The Benefits of Water and The Effects of Water Consumption on Muscles and Muscular Strength

Will Freeman Dunn Coaching, General, Powerlifting, Sports Performance, Strength Training Leave a Comment

Introduction

 

If you don’t drink water, you will die. It’s that important. There is a simple rule of three that you can follow: An average human being can live for roughly three months exposed completely to the elements, three weeks without food, three days without water and three minutes without oxygen. For most of us, we should prioritize the consumption of water far more than we currently do. I’m extremely bad in regards to this, anyone who knows me will know that I drink very little water, sometimes going 24 – 36 hours without having any.

 

Your body is composed of roughly 60-70% water (depending on which research you read), with muscle tissue composed of between 75-85% (again, depending on source). That means when we are dehydrated – and most of us spend our days constantly dehydrated to some degree – we are affecting the performance of the majority of our body. Nearly all of our systems do not function as well without the proper water intake. Dehydration can lead to weakness, fatigue, dizziness, and electrolyte imbalance amongst other things.

 

What is even more alarming is that even among the most experienced athletes—and this includes powerlifters, weightlifters, strongmen, and bodybuilders—there is a huge gap in knowledge regarding the understanding as to why proper hydration is important for health, and for competitive success.

 

Water is the single most critical nutrient – The human brain is composed of 95% water; blood is 82% water; the lungs are nearly 90% water. Water is also the single most critical nutrient for health, growth, and development. It is not only the most important nutrient in the body, but also the most abundant. Water is critical to the balance of all the body’s systems, including the brain, heart, lungs, kidneys and muscles.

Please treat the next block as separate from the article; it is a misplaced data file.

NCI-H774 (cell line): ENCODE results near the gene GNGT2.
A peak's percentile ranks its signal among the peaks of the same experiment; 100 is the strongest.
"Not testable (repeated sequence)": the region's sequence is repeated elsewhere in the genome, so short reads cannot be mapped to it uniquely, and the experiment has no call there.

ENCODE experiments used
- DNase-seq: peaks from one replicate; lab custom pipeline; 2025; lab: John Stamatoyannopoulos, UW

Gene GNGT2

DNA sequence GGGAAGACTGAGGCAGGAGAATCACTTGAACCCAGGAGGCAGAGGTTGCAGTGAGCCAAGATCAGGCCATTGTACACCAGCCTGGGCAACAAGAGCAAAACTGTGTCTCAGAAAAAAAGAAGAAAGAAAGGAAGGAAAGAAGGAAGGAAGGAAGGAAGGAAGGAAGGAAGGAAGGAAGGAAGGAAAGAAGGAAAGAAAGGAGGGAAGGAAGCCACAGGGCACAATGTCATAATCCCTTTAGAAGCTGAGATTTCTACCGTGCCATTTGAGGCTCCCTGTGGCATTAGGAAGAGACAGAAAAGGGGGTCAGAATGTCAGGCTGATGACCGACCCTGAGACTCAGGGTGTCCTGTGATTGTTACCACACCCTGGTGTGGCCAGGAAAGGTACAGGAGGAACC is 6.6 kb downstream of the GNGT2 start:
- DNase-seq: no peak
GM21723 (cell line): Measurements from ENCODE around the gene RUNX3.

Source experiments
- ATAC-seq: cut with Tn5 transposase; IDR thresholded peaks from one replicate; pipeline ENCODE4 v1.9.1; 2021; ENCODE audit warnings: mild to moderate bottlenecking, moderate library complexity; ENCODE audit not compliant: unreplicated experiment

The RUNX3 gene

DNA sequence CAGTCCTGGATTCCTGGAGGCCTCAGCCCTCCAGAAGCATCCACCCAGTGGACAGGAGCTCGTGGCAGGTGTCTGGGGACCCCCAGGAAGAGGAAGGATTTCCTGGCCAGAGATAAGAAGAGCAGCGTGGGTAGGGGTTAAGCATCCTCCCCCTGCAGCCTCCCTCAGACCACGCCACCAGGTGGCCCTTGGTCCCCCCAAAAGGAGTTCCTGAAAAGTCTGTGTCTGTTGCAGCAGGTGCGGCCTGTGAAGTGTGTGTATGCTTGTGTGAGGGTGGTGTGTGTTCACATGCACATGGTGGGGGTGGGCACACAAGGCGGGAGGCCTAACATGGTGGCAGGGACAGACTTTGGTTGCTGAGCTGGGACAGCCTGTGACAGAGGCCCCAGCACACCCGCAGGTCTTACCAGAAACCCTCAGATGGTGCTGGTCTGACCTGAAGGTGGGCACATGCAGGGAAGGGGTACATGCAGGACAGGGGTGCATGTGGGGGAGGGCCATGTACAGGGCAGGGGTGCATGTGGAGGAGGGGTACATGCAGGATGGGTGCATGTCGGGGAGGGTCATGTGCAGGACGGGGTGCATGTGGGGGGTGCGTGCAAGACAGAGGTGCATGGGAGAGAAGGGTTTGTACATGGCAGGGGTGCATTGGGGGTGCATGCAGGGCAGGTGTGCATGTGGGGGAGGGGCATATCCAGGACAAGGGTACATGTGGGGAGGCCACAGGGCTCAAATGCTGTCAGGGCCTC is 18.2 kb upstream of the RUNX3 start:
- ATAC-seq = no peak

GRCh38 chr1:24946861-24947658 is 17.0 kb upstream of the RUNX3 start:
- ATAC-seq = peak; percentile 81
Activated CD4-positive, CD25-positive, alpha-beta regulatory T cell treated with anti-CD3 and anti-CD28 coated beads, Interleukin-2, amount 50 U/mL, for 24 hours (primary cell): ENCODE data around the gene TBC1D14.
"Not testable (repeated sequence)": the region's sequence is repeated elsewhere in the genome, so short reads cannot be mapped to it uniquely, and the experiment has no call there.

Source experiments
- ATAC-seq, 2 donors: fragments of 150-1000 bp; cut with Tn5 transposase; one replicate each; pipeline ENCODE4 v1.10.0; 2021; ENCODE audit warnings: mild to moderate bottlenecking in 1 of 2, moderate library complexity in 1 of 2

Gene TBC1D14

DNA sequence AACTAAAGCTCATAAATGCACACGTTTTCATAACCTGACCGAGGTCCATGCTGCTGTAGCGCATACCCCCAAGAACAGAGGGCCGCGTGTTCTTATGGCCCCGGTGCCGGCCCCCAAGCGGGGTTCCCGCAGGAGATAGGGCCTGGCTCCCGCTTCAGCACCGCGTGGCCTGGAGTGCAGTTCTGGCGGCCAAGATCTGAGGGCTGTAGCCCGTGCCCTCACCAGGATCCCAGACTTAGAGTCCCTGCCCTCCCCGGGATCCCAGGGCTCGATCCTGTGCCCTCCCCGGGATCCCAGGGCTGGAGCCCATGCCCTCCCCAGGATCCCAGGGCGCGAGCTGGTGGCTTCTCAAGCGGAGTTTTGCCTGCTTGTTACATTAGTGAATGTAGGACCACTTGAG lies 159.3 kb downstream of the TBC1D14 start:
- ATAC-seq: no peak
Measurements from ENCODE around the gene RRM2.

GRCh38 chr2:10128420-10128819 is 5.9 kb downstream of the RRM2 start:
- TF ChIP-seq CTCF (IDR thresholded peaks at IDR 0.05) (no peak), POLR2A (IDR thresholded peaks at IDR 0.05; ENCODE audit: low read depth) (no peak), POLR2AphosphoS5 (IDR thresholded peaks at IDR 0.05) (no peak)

How important is this balance? A 2% drop in body water can cause a small but critical shrinkage of the brain, which can impair neuromuscular coordination, decreased concentration, and slow thinking. Dehydration can also reduce endurance, decrease strength, cause cramping, and slow muscular response – all of which are vital to good sporting performance.

 

Mild dehydration is also one of the most common causes of daytime fatigue. One study estimates that 75% of the population have mild, chronic dehydration. This is alarming since proper hydration is required for maintaining healthy blood flow, proper kidney function, proper sodium/potassium /electrolyte balance and proper digestive functions.

 

 

The General Benefits of Drinking Water

 

I’ve mainly approached this article from the perspective of powerlifters and other strength athletes / sports, but the effects of water go far beyond that. Here’s a small list of the effects water will have on the human body during normal, everyday life.

 

Have less joint pain